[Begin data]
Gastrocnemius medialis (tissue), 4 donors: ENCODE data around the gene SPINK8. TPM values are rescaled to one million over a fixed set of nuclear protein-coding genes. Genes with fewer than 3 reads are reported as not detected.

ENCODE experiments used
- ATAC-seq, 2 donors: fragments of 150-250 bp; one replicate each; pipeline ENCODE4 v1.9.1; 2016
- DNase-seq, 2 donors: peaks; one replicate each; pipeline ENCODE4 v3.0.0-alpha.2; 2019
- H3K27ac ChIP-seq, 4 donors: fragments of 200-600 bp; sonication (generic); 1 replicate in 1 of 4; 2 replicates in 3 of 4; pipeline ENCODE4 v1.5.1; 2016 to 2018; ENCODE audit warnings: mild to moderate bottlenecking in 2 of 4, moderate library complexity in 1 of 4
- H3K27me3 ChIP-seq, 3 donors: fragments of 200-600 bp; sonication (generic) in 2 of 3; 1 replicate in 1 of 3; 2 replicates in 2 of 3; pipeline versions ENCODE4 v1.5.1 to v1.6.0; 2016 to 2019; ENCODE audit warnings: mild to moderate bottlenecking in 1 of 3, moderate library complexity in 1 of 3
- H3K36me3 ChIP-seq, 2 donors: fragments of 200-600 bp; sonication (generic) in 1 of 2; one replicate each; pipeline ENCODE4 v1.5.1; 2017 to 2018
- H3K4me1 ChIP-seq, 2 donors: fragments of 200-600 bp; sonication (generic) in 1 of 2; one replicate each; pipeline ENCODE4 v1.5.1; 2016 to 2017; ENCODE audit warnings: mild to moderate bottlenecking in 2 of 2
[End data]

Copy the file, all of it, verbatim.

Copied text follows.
Gastrocnemius medialis (tissue), 4 donors: ENCODE data around the gene SPINK8. TPM values are rescaled to one million over a fixed set of nuclear protein-coding genes. Genes with fewer than 3 reads are reported as not detected.

ENCODE experiments used
- ATAC-seq, 2 donors: fragments of 150-250 bp; one replicate each; pipeline ENCODE4 v1.9.1; 2016
- DNase-seq, 2 donors: peaks; one replicate each; pipeline ENCODE4 v3.0.0-alpha.2; 2019
- H3K27ac ChIP-seq, 4 donors: fragments of 200-600 bp; sonication (generic); 1 replicate in 1 of 4; 2 replicates in 3 of 4; pipeline ENCODE4 v1.5.1; 2016 to 2018; ENCODE audit warnings: mild to moderate bottlenecking in 2 of 4, moderate library complexity in 1 of 4
- H3K27me3 ChIP-seq, 3 donors: fragments of 200-600 bp; sonication (generic) in 2 of 3; 1 replicate in 1 of 3; 2 replicates in 2 of 3; pipeline versions ENCODE4 v1.5.1 to v1.6.0; 2016 to 2019; ENCODE audit warnings: mild to moderate bottlenecking in 1 of 3, moderate library complexity in 1 of 3
- H3K36me3 ChIP-seq, 2 donors: fragments of 200-600 bp; sonication (generic) in 1 of 2; one replicate each; pipeline ENCODE4 v1.5.1; 2017 to 2018
- H3K4me1 ChIP-seq, 2 donors: fragments of 200-600 bp; sonication (generic) in 1 of 2; one replicate each; pipeline ENCODE4 v1.5.1; 2016 to 2017; ENCODE audit warnings: mild to moderate bottlenecking in 2 of 2